Three fatty acids attached to one glycerol molecule constitute a triglyceride. Triglycerides move fat and blood glucose from the liver to keep the body's systems running smoothly, according to Mayo Clinic.
Triglycerides vary in saturation, depending on the oils from which they form. Some triglycerides are heavily saturated, while some are hardly saturated at all. Saturated compounds are named for their saturation with hydrogen.
Triglycerides are the main constituting component in the following substances:
- Human skin oils.
- Animal fat.
- Unsaturated vegetable oil.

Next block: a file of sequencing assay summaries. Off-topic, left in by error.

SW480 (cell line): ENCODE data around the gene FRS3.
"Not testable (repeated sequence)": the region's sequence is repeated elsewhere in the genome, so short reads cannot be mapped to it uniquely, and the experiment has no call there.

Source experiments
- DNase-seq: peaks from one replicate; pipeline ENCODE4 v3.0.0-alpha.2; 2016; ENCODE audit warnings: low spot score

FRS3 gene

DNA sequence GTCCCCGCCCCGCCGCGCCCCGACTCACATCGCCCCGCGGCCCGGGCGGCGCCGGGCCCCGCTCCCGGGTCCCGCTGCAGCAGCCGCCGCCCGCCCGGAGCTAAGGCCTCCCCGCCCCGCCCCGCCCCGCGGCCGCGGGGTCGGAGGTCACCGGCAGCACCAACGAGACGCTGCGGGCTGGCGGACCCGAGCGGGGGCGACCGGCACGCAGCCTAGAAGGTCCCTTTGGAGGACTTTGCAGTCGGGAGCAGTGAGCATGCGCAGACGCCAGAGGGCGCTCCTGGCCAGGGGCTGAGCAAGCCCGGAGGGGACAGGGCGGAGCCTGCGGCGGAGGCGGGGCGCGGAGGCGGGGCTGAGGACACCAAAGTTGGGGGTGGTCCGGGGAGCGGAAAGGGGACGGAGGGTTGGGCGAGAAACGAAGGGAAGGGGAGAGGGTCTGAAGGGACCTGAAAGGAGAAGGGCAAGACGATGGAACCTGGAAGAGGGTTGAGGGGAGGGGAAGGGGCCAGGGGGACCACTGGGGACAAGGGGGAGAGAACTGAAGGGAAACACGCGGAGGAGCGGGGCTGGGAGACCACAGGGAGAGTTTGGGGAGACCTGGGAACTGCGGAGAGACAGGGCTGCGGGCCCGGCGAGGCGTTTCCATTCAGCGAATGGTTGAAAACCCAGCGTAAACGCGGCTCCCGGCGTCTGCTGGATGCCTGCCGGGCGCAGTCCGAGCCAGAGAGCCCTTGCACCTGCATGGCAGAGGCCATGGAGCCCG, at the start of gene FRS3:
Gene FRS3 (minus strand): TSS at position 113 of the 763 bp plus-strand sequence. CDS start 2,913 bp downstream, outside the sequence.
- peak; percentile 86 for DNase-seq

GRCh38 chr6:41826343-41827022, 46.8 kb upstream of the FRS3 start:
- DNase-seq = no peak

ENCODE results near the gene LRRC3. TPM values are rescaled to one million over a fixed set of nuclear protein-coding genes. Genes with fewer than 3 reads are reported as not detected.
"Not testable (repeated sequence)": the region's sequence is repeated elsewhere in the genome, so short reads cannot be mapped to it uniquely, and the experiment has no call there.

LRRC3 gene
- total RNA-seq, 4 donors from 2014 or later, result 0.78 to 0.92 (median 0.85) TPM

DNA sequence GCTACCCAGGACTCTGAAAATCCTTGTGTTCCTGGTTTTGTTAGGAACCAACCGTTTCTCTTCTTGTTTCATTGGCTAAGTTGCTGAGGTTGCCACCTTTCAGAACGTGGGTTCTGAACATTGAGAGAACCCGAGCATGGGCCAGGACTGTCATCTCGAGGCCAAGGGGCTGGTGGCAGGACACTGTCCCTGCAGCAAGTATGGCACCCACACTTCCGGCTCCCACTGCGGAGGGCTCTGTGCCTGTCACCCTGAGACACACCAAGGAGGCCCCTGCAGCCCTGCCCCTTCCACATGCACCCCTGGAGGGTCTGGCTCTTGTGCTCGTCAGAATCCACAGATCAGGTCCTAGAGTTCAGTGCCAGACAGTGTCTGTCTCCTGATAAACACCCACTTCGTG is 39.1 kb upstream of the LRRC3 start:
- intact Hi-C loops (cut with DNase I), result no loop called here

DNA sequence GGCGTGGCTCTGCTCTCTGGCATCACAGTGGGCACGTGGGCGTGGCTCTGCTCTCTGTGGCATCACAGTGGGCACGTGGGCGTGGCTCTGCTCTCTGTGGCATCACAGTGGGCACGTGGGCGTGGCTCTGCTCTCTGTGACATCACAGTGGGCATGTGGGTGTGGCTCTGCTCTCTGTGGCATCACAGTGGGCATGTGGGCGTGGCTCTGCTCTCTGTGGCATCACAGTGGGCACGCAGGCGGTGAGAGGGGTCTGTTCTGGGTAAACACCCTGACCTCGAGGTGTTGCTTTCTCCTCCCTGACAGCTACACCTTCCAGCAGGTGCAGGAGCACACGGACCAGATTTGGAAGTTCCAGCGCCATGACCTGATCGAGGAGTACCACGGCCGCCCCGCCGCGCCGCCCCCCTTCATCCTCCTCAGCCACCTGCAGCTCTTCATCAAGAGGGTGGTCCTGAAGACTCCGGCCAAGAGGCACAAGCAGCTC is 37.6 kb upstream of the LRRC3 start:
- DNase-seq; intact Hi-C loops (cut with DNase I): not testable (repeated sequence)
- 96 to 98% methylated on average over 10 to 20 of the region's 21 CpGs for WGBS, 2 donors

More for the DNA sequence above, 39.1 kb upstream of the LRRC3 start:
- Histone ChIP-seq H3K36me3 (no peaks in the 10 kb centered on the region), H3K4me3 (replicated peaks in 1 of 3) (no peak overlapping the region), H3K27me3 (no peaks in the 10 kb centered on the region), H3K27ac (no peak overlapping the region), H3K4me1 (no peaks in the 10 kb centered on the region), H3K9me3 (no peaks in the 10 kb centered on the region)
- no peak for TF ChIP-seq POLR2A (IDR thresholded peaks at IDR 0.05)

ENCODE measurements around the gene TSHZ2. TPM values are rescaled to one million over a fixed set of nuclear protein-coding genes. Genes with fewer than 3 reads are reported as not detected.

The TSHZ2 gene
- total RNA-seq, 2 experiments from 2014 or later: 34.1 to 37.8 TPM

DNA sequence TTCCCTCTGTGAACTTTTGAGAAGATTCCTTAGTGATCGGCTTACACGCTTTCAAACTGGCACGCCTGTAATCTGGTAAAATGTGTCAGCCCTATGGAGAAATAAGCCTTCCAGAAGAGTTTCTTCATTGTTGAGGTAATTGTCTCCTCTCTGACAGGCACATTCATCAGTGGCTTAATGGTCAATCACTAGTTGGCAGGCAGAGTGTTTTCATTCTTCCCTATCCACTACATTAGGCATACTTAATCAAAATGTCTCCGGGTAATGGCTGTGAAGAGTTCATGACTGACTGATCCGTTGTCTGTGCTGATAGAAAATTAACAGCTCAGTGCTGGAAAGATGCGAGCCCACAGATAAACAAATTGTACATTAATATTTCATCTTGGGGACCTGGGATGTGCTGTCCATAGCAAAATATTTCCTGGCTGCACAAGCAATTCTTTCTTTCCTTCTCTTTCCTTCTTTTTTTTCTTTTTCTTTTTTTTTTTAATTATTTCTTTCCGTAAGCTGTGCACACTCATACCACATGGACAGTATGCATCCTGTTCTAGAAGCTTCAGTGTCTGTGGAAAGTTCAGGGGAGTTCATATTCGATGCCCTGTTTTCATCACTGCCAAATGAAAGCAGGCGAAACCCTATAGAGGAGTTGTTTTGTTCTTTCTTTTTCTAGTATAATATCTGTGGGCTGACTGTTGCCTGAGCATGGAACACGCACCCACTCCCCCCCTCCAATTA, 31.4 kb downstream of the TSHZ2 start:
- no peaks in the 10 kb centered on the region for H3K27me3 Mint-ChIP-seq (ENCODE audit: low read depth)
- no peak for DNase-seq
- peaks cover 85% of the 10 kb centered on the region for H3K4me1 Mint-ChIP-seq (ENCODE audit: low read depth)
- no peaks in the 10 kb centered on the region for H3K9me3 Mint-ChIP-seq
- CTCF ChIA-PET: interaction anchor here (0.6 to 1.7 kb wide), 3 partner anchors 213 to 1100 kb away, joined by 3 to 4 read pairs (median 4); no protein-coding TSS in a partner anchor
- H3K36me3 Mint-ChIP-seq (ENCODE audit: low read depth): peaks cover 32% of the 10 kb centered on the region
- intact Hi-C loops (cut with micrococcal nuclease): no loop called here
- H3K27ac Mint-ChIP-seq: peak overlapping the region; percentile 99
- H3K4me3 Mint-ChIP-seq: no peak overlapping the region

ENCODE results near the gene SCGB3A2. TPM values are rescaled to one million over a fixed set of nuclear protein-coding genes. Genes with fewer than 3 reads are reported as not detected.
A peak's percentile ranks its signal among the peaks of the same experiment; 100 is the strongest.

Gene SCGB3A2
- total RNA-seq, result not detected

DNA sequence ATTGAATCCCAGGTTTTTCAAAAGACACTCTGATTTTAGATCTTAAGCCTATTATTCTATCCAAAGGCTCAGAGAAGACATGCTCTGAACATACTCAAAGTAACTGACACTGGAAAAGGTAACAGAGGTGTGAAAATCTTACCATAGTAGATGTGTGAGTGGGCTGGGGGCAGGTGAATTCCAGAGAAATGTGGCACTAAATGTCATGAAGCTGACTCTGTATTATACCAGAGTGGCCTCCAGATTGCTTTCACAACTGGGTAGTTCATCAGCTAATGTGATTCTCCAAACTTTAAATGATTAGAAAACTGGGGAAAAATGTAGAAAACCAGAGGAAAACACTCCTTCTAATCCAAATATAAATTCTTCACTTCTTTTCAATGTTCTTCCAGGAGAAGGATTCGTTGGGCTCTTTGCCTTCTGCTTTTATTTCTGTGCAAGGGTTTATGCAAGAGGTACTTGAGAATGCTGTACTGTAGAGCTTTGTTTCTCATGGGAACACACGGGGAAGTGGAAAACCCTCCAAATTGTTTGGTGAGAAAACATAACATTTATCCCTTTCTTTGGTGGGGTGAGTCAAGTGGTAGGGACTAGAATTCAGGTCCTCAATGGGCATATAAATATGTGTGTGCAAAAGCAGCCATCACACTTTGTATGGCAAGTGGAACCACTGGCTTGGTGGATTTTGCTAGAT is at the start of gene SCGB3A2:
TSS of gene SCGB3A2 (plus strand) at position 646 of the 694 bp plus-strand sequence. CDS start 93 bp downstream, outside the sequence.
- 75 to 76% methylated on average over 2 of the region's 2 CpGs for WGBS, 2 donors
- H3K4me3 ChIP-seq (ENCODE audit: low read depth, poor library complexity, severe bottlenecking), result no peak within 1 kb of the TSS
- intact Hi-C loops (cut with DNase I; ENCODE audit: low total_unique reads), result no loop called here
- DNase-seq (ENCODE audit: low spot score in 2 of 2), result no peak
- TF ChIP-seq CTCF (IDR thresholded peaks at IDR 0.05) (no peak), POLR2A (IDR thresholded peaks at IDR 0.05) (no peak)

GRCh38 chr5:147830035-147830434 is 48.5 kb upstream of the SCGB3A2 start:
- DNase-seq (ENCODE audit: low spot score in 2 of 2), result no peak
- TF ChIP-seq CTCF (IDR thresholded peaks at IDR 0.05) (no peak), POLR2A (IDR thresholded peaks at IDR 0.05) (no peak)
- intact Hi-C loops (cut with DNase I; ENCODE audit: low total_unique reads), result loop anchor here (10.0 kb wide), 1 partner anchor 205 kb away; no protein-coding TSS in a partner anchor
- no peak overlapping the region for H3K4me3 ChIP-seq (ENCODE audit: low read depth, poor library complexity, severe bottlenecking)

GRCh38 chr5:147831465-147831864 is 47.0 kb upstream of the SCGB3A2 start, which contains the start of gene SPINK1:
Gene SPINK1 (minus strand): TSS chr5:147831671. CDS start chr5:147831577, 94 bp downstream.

High levels of triglycerides can compromise heart health. These levels can arise when excess calories are regularly consumed, as the body processes unneeded calories into triglycerides very quickly and efficiently. These triglycerides are stored in fat cells for later access, but if they are allowed to build up over time they can lead to various medical complications including heart disease.
Omega 3 fatty acids can help to break down triglycerides and reduce their levels in blood, as can a balanced exercise schedule. Triglycerides are used commercially in many common commercial and industrial substances ranging from oil paints to diesel fuel. These industrial usages are mostly derived from triglycerides contained in linseed oils and refined for more specialized use in machinery and artistry. This makes triglycerides a commercially valuable substance.